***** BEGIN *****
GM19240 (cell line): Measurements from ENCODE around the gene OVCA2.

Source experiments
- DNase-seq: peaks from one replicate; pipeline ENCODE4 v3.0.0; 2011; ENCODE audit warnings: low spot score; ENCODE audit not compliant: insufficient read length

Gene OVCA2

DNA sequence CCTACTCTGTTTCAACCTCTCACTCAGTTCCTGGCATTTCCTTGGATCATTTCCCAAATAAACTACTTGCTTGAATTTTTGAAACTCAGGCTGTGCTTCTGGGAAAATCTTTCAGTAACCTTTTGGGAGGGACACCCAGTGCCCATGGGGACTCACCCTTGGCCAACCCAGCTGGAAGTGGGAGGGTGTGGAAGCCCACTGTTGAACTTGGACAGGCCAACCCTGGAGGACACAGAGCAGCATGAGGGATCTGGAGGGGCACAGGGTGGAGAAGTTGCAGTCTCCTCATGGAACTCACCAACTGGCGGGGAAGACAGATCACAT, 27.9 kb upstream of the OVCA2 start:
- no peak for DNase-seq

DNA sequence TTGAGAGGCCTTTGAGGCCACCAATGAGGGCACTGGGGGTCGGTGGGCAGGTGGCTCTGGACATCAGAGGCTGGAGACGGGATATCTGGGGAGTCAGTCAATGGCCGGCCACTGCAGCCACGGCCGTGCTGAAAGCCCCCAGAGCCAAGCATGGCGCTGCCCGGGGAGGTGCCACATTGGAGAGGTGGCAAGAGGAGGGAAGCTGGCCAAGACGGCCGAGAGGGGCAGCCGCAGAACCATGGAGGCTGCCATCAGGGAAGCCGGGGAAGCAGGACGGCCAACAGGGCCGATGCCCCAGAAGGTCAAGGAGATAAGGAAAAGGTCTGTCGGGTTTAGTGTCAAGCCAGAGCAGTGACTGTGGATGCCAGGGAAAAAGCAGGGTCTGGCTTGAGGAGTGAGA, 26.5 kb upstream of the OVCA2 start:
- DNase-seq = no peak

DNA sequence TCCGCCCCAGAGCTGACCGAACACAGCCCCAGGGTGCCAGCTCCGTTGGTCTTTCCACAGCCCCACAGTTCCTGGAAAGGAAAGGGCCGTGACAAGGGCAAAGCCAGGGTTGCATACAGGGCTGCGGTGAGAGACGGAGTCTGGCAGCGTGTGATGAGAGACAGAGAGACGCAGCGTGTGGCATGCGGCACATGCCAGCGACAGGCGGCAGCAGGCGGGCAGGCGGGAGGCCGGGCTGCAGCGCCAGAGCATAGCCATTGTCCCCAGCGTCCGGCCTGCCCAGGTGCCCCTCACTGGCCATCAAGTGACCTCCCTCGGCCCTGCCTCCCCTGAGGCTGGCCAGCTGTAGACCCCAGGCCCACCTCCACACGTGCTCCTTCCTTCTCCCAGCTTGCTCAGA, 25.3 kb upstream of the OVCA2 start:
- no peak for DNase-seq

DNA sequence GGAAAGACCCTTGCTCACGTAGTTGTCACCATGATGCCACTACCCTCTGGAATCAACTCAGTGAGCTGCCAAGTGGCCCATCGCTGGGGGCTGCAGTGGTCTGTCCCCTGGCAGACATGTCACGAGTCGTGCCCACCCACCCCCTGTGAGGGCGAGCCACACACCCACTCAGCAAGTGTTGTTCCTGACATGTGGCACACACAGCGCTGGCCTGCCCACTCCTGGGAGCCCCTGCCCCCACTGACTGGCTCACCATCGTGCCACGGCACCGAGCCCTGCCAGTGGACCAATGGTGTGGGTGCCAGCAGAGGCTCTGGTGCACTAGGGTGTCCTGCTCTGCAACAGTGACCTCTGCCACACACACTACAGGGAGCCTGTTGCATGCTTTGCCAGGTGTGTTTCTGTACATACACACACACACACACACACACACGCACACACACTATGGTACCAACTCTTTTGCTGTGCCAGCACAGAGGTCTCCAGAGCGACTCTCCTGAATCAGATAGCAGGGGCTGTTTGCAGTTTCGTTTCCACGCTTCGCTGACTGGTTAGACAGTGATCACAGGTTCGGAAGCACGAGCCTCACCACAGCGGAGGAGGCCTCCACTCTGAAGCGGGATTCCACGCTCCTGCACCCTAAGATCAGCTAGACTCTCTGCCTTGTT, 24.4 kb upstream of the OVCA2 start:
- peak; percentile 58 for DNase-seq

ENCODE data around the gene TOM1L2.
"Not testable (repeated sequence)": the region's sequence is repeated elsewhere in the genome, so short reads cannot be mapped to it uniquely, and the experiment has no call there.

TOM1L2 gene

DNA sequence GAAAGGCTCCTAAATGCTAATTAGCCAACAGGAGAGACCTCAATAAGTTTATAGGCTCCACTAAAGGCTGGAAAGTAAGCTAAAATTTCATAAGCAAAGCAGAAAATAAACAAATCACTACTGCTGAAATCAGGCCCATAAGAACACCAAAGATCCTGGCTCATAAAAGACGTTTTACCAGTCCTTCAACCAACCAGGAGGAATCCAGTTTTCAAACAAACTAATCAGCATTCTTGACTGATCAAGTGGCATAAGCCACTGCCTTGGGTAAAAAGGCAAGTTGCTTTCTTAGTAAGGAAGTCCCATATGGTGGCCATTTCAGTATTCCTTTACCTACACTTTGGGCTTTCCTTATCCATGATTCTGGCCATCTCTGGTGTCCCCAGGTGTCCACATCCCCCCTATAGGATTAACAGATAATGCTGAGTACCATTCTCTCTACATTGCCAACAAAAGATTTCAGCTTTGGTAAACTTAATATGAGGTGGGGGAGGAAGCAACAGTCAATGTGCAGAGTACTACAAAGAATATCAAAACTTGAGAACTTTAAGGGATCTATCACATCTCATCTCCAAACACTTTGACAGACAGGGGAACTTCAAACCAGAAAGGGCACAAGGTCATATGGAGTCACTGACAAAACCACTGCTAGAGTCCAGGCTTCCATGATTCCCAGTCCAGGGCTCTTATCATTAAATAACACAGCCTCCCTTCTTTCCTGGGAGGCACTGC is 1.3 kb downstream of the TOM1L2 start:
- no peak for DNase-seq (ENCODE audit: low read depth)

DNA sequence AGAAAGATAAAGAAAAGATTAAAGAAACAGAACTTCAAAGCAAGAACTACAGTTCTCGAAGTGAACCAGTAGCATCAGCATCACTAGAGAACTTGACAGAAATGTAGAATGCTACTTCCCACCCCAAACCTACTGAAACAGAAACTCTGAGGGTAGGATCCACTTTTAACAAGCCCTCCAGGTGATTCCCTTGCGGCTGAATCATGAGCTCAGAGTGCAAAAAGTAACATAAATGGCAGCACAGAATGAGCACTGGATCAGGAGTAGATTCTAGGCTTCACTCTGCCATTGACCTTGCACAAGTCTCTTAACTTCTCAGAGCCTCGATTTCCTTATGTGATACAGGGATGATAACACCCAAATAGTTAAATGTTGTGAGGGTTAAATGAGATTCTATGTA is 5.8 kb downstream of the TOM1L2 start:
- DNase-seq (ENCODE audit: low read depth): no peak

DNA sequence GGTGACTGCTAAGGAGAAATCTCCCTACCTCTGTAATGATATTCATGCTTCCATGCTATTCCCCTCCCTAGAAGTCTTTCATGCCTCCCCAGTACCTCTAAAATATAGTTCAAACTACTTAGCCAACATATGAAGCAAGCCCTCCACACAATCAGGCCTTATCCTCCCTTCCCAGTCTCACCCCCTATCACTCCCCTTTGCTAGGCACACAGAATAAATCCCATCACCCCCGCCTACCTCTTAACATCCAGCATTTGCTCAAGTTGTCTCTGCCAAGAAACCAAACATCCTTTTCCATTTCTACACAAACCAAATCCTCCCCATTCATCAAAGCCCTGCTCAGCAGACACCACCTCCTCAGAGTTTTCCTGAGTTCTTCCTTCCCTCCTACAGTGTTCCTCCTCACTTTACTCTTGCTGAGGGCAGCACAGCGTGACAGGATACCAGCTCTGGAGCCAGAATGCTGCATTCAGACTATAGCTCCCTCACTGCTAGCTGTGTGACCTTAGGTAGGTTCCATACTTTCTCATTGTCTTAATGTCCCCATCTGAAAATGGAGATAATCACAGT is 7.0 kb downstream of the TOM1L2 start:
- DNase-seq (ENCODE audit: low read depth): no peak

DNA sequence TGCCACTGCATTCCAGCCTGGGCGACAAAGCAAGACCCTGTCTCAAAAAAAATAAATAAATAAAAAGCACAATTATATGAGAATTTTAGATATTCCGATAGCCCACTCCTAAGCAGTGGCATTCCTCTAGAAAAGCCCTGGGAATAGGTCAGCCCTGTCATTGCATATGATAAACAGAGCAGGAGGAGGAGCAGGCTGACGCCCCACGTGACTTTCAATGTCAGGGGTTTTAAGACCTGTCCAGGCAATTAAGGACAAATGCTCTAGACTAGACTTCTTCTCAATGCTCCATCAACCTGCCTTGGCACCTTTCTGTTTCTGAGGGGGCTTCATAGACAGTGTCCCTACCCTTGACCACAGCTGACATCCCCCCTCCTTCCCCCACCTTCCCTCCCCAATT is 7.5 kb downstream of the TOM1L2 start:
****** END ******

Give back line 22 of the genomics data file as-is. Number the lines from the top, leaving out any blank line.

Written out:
DNA sequence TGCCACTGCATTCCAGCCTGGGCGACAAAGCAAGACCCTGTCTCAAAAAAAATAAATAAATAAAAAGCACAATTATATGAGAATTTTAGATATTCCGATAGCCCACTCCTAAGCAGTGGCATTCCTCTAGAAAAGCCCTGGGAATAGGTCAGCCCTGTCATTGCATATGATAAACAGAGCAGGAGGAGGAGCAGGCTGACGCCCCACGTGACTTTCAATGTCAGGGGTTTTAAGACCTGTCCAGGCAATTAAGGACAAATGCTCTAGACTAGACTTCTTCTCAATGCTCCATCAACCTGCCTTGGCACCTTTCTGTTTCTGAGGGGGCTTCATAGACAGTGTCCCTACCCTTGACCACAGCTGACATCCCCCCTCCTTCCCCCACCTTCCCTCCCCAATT is 7.5 kb downstream of the TOM1L2 start: